by Tom Jacobs
Years ago an earnest young student entered his professor’s office for a brief chat about a paper topic he had been turning around in his head. The professor was esteemed and well-dressed and famous for being a cool and political yet accessible writer about cool and political things. The student was spangly mediocre, wildly intimidated by his professor because he knew that he (the professor) was indifferent to this object/student before him that/who didn’t know enough about the world or the past or theory to challenge him on any level that he might recognize.
They shook hands limply and then sat down across from each other, the power differential radiating out in all directions, but it was mainly felt by the beleaguered student. The student fumblingly explained that the paper was to be about the nature of emergent electronic communities (this was the mid-nineties). He babbled and referenced a few novels and sociological and philosophical works that seemed to him potentially useful.
The professor, un-noddingly and somewhat socially autistically stared at him from across his desk with a mixture of curiosity, interest, and pity, giving the student neither quarter or shelter. After a few moments of squirming awfulness he asked a depth-charge question: “What do we mean when we say “’community?’” The question exploded in the student’s mind, and the shockwaves resonated well into the future. To this very day, this very moment, to speak truthfully.
It’s not necessary to go into the student’s flummoxed response. What’s important is the question: what the fuck do we mean when we say “community?” Because we say it all the time, the media says it all the time, politicians say it all the time, and it does an enormous amount of work for us even if none of us know quite what we mean when we say it.
I know, I know, there are many sociologists and philosophers and so forth who have considered this very question, and I will refer to some of them below. But the feeling precedes the concept, and that’s what makes it so interesting. We all know that there is such a thing as a community, even if we can’t put our finger on it. In that regard it’s a bit like pornography or (as has been said, I’m told) the clitoris. So what’s important is to figure out how really smart people who have thought long and hard about what “community” means maps on to what it means to the rest of us. How might we make these two disparate worlds sing in harmony?
I intend to approach this subject Augie March-like, which is freestyle, in the ways I’ve taught myself, and I will make the record in my own way. That’s the only way I know to do it, even if I nod and bow or reject the thoughts and ideas of others. I will do my best to do each of these things.
Our understanding of things either begins with our intuition and experience or with our rational and empirical selves. No question that both bundles of understanding overlap and mutually define the other like drunken co-dependents, or like a Mobius strip, but we have to begin somewhere. So I’ll begin with intuition and experience and the meaning of sensuous experience because rationality and empiricism and judgment have never been my strong points. I’m not proud of this, but this is the way things are and have always been, with me at least.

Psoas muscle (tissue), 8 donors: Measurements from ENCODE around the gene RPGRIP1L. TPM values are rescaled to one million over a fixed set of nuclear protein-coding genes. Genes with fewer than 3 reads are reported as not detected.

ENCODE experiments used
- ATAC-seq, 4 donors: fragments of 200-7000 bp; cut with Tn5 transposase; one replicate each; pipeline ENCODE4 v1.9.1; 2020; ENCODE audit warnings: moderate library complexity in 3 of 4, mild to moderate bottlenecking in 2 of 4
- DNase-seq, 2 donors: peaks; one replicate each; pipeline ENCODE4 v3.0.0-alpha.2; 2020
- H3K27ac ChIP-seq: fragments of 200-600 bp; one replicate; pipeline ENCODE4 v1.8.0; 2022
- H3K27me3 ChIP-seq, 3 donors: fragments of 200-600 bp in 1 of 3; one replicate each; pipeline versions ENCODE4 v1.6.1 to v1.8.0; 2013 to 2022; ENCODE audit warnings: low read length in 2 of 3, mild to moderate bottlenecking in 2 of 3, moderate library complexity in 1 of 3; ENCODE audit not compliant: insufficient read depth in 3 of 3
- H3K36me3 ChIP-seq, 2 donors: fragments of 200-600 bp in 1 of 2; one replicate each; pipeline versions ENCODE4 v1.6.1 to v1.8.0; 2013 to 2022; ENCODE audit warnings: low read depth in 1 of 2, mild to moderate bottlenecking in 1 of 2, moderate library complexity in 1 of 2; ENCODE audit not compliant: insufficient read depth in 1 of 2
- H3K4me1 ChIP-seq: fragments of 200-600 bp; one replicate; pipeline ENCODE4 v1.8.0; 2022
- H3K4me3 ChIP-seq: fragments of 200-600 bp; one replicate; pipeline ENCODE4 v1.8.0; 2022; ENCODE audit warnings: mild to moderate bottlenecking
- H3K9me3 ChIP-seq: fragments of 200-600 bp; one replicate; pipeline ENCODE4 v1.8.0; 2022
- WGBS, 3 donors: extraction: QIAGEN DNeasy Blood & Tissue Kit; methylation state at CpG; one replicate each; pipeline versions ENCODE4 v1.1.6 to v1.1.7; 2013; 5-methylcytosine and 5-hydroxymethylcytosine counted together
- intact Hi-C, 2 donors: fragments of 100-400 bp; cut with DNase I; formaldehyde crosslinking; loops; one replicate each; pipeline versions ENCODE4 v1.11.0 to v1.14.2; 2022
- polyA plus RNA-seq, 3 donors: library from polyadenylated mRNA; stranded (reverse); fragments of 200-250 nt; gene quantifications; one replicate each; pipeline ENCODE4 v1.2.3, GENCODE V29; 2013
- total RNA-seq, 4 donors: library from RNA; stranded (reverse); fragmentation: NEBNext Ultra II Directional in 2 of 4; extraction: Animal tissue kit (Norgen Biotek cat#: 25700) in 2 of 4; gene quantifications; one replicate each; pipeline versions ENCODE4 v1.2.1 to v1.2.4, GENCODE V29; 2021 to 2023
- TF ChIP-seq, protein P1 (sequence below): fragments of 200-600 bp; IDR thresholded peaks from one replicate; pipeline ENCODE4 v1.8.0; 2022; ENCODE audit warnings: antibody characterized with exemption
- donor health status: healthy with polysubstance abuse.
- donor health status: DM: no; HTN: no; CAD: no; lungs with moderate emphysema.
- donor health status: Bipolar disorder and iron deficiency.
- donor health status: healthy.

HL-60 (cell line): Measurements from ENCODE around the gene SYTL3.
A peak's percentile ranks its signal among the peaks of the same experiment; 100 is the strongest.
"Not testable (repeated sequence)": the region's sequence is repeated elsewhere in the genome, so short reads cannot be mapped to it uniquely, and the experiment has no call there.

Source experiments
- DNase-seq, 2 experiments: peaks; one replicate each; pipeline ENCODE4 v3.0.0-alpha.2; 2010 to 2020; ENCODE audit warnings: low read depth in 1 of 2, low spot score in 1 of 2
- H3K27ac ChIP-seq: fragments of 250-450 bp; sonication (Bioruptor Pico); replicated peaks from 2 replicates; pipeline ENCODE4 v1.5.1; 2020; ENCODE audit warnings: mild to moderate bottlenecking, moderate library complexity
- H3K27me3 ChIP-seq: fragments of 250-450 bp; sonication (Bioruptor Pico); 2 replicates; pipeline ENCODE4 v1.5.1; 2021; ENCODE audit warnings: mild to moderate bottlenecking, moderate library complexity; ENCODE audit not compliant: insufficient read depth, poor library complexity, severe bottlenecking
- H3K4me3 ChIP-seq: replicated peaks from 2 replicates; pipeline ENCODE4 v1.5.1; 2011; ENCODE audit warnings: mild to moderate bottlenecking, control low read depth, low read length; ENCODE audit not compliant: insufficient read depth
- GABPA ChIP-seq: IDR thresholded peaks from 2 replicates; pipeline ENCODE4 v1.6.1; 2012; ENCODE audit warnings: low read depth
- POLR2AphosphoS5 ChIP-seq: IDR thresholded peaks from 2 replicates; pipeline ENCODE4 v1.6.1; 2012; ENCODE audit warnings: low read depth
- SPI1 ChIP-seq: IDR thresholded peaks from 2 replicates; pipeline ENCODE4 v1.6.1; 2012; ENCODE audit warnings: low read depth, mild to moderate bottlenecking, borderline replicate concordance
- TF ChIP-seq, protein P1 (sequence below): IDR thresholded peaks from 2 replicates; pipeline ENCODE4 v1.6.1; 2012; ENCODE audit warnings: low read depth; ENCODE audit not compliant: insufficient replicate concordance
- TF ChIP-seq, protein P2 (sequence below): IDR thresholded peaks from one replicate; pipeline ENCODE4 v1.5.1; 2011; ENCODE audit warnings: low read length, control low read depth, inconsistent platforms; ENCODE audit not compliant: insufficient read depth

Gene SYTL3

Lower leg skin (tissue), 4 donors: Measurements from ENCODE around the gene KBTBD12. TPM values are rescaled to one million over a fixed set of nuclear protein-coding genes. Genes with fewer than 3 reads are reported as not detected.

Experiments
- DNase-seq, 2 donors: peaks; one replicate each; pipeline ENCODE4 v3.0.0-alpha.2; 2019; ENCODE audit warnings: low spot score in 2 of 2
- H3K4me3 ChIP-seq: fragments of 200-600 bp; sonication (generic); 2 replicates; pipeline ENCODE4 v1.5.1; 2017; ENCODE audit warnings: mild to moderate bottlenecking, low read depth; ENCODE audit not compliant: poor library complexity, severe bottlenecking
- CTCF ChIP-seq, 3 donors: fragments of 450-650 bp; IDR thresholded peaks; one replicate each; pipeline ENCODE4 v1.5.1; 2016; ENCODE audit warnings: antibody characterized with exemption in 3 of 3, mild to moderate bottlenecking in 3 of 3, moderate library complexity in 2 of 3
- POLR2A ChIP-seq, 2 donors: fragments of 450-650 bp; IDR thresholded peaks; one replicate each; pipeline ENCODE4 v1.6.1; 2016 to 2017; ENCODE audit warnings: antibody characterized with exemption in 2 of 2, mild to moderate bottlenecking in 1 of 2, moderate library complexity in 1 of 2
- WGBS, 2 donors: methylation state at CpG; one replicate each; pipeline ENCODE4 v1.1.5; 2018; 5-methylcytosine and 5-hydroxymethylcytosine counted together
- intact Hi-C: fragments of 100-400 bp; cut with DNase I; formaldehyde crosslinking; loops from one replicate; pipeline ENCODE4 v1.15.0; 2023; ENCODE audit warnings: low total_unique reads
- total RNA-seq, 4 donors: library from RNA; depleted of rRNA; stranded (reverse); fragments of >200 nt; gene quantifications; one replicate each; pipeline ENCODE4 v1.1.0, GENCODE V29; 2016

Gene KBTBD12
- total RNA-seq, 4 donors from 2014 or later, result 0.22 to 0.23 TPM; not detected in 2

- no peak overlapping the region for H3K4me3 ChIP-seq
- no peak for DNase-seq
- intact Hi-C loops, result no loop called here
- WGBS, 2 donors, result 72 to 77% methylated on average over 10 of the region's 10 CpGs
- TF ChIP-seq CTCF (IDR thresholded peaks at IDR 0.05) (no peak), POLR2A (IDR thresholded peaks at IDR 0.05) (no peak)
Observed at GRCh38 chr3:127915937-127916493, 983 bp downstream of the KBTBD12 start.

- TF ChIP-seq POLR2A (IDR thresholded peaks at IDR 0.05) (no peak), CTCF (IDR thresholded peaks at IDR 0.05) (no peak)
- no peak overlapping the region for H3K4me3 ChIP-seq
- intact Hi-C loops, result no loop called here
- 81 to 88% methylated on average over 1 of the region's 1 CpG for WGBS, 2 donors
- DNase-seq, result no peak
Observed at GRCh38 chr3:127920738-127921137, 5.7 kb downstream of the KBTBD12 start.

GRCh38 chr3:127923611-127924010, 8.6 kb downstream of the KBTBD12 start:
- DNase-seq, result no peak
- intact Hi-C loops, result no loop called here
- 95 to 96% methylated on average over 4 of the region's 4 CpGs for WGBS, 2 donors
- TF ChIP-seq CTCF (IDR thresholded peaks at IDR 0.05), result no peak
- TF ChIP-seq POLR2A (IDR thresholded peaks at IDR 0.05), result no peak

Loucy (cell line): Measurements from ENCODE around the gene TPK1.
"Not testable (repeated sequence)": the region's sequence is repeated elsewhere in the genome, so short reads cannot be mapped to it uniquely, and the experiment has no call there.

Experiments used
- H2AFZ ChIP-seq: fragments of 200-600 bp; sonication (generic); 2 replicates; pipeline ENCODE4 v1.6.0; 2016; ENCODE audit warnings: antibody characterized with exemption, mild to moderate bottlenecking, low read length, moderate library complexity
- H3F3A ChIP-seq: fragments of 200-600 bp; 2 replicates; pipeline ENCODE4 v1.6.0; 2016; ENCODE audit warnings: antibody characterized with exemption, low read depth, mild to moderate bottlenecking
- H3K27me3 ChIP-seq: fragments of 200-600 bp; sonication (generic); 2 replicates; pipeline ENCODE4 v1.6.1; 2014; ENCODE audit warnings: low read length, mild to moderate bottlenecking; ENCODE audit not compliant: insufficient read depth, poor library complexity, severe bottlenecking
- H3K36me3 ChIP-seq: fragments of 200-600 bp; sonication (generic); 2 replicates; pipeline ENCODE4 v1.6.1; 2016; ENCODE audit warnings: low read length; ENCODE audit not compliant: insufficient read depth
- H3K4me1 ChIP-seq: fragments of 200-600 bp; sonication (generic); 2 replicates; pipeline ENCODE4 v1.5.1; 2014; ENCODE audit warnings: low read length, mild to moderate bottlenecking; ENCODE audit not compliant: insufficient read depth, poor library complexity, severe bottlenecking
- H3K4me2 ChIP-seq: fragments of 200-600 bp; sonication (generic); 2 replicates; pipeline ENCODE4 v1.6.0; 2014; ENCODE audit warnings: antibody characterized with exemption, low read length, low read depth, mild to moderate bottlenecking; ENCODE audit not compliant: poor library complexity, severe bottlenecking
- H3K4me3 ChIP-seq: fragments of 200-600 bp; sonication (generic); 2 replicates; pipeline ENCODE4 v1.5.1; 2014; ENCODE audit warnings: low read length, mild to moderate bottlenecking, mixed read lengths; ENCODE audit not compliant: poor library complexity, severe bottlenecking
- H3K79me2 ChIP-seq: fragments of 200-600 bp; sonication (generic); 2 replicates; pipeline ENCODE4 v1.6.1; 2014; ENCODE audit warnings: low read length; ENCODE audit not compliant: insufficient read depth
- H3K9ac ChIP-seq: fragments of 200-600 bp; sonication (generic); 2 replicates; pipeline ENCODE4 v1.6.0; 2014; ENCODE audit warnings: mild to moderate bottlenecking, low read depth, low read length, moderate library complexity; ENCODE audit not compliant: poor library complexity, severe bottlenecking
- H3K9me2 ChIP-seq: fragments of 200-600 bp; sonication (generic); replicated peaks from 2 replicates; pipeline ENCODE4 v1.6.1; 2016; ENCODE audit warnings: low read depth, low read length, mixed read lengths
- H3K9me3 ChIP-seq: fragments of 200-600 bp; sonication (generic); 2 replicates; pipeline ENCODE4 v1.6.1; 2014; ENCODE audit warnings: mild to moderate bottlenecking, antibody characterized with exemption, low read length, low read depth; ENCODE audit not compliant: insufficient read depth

In a conversation about the sadness and sullenness that leaches into or dissolves the substance of our sense of being from time to time, a very good friend of mine once noted that “we are meant to live in communities.” We are not meant to be alone. We are meant to live in communities; who would deny or doubt that? But what does that mean? So we return to the gristly question.
Let’s try again. What does it feel like to be in a community? Is this an experience we recognize, know, or understand? Let’s think about this.
The moments that I have felt a profound sense of community have always been fleeting.
I went to mass with my parents over the holidays. There was much talk of community but I can’t say that I felt it. Perhaps because I wasn’t a fellow-believer.
I have been to sports events and felt a profound sense of communal identity, but it fades rather quickly once the absurdity of the whole mechanism is laid bare after a few moments of reflection.
Then there is the notion of being a part of a neighborhood , which is perhaps not precisely the same as community, but close. Here’s a story that might help illustrate.
Perhaps five years ago or so I used to live in the remote provinces of Bushwick, one of the formerly most dangerous neighborhoods in Brooklyn but now one of the most gentrified. But the neighborhood I lived in was decidedly not gentrified. I was a thoroughly white guy living in what the census might call an “ethnically-diverse” neighborhood—meaning in this case, an African American neighborhood. And so, initially I felt kinda odd. But odd in a good way, in the way that someone who never feels their whiteness or straightness is made to feel it when they go into a black neighborhood or a gay bar. Time passed and I became just another denizen of the block. I would loan my laptop to neighbors who didn’t have one, I would help them wash cars, I would bring them food and they would bring food to me. It was like Norman Rockwell at a slight angle.